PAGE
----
One slight difference among boxers can be attributed to weight distribution in a relaxed stance. Weight distribution refers to a boxer’s distribution of body weight on his front leg and back leg. Some fighters prefer to lean back with more weight distributed to the back leg. This stance entails more of a natural defensive aspect, since the upper body is more out of range of the opponent. A boxer in this stance relies more on straight punches and counterpunches. Other fighters prefer to crouch forward a bit with their weight favoring the front leg. This stance relies on extensive head movement for defense, since the boxer’s head is in range of the opponent. In most cases, the boxer is able to throw a variety of close-range punches from this stance.

Although there are variations in weight distribution, most boxers have equal distribution between their legs and slightly favor their back leg. Whether a boxer chooses to have his weight evenly distributed or prefers to have more weight on a particular leg in a relaxed stance, the distribution when effectively throwing most punches is universal. A fighter may start out favoring a leg. However, that fighter must change his weight distribution throughout the fight as he bobs and weaves and positions himself to throw punches with the greatest possible power.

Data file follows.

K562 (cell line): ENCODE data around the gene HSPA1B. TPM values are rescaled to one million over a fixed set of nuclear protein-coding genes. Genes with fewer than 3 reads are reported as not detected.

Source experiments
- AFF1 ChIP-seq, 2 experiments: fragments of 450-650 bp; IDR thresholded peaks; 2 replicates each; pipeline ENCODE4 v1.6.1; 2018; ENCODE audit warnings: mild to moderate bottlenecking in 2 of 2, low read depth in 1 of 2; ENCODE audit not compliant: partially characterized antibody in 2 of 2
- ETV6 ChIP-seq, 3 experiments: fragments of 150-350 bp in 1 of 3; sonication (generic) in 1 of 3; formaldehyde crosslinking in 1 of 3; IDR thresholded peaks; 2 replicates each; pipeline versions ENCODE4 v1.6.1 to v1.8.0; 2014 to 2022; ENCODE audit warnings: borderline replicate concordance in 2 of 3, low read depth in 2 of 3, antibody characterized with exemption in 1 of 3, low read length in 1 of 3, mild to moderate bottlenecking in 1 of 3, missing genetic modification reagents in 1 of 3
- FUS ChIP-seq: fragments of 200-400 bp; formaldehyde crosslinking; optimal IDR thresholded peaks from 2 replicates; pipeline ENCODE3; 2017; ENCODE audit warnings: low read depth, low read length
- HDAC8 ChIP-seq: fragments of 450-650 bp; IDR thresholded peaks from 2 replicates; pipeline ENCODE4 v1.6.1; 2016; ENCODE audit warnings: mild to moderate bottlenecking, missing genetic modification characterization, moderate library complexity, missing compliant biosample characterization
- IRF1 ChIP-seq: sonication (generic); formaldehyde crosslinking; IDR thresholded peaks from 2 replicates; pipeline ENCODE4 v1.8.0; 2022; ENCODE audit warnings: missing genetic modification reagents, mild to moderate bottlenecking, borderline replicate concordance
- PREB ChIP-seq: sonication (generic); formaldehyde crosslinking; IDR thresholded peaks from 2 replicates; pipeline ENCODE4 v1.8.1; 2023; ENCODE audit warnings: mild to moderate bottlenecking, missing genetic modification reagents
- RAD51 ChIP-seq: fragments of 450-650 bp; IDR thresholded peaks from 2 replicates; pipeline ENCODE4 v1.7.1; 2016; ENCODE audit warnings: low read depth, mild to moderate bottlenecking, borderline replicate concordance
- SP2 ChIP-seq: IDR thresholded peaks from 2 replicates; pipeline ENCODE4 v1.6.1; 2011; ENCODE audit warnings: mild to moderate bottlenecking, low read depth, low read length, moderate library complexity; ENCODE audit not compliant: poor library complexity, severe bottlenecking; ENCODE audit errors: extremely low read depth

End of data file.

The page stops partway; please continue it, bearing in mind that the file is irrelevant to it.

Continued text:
Hot Tip: Be Comfortable

Many boxers struggle trying to determine which stance is better for them — orthodox or southpaw. The answer comes with comfort. A boxer should go with the stance that allows for the most fluid mobility, not the stance deemed “correct” for their dominant hand. There are a fair number of professionals who box with their dominant hand in front. Champion Manny Pacquiao, for example, writes with his right hand, but boxes in a southpaw stance.

The best advice for a new boxer is to try both stances to determine movement ability. The boxer should throw punches in each stance. If both feel comfortable then the fighter may be in the small class of fighters that can switch stances successfully. Beginning boxers should concentrate on one stance, though, before venturing out to practice the other.

Moving up the Body